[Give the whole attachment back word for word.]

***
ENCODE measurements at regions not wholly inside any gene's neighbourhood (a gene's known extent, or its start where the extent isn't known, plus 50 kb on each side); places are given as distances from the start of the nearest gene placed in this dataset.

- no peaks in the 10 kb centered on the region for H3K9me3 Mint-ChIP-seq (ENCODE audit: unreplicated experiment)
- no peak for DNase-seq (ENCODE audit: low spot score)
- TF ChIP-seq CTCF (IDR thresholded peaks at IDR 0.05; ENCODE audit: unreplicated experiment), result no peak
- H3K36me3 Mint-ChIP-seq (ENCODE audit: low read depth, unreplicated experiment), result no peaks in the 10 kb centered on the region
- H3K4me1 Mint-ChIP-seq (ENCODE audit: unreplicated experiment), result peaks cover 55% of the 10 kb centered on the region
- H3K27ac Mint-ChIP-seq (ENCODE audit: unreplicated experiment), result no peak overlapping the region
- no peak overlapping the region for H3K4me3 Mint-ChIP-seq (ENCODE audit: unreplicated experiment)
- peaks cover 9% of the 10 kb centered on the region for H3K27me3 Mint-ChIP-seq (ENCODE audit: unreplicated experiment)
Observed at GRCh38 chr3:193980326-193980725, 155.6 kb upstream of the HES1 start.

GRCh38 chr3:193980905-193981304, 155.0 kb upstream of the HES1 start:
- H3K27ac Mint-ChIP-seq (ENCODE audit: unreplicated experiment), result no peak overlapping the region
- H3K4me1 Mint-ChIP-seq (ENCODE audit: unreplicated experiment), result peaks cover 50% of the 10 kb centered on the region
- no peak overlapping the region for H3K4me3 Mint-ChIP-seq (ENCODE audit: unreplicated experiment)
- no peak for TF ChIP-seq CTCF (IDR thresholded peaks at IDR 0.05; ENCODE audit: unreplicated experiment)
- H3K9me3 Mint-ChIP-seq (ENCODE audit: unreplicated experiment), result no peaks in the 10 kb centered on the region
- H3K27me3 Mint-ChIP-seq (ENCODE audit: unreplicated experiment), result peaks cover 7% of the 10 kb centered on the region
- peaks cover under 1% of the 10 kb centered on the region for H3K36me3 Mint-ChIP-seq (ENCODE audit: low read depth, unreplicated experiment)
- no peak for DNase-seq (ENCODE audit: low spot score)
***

ENCODE measurements at regions not wholly inside any gene's neighbourhood (a gene's known extent, or its start where the extent isn't known, plus 50 kb on each side); places are given as distances from the start of the nearest gene placed in this dataset.

- no peaks in the 10 kb centered on the region for H3K9me3 Mint-ChIP-seq (ENCODE audit: unreplicated experiment)
- no peak for DNase-seq (ENCODE audit: low spot score)
- TF ChIP-seq CTCF (IDR thresholded peaks at IDR 0.05; ENCODE audit: unreplicated experiment), result no peak
- H3K36me3 Mint-ChIP-seq (ENCODE audit: low read depth, unreplicated experiment), result no peaks in the 10 kb centered on the region
- H3K4me1 Mint-ChIP-seq (ENCODE audit: unreplicated experiment), result peaks cover 55% of the 10 kb centered on the region
- H3K27ac Mint-ChIP-seq (ENCODE audit: unreplicated experiment), result no peak overlapping the region
- no peak overlapping the region for H3K4me3 Mint-ChIP-seq (ENCODE audit: unreplicated experiment)
- peaks cover 9% of the 10 kb centered on the region for H3K27me3 Mint-ChIP-seq (ENCODE audit: unreplicated experiment)
Observed at GRCh38 chr3:193980326-193980725, 155.6 kb upstream of the HES1 start.

GRCh38 chr3:193980905-193981304, 155.0 kb upstream of the HES1 start:
- H3K27ac Mint-ChIP-seq (ENCODE audit: unreplicated experiment), result no peak overlapping the region
- H3K4me1 Mint-ChIP-seq (ENCODE audit: unreplicated experiment), result peaks cover 50% of the 10 kb centered on the region
- no peak overlapping the region for H3K4me3 Mint-ChIP-seq (ENCODE audit: unreplicated experiment)
- no peak for TF ChIP-seq CTCF (IDR thresholded peaks at IDR 0.05; ENCODE audit: unreplicated experiment)
- H3K9me3 Mint-ChIP-seq (ENCODE audit: unreplicated experiment), result no peaks in the 10 kb centered on the region
- H3K27me3 Mint-ChIP-seq (ENCODE audit: unreplicated experiment), result peaks cover 7% of the 10 kb centered on the region
- peaks cover under 1% of the 10 kb centered on the region for H3K36me3 Mint-ChIP-seq (ENCODE audit: low read depth, unreplicated experiment)
- no peak for DNase-seq (ENCODE audit: low spot score)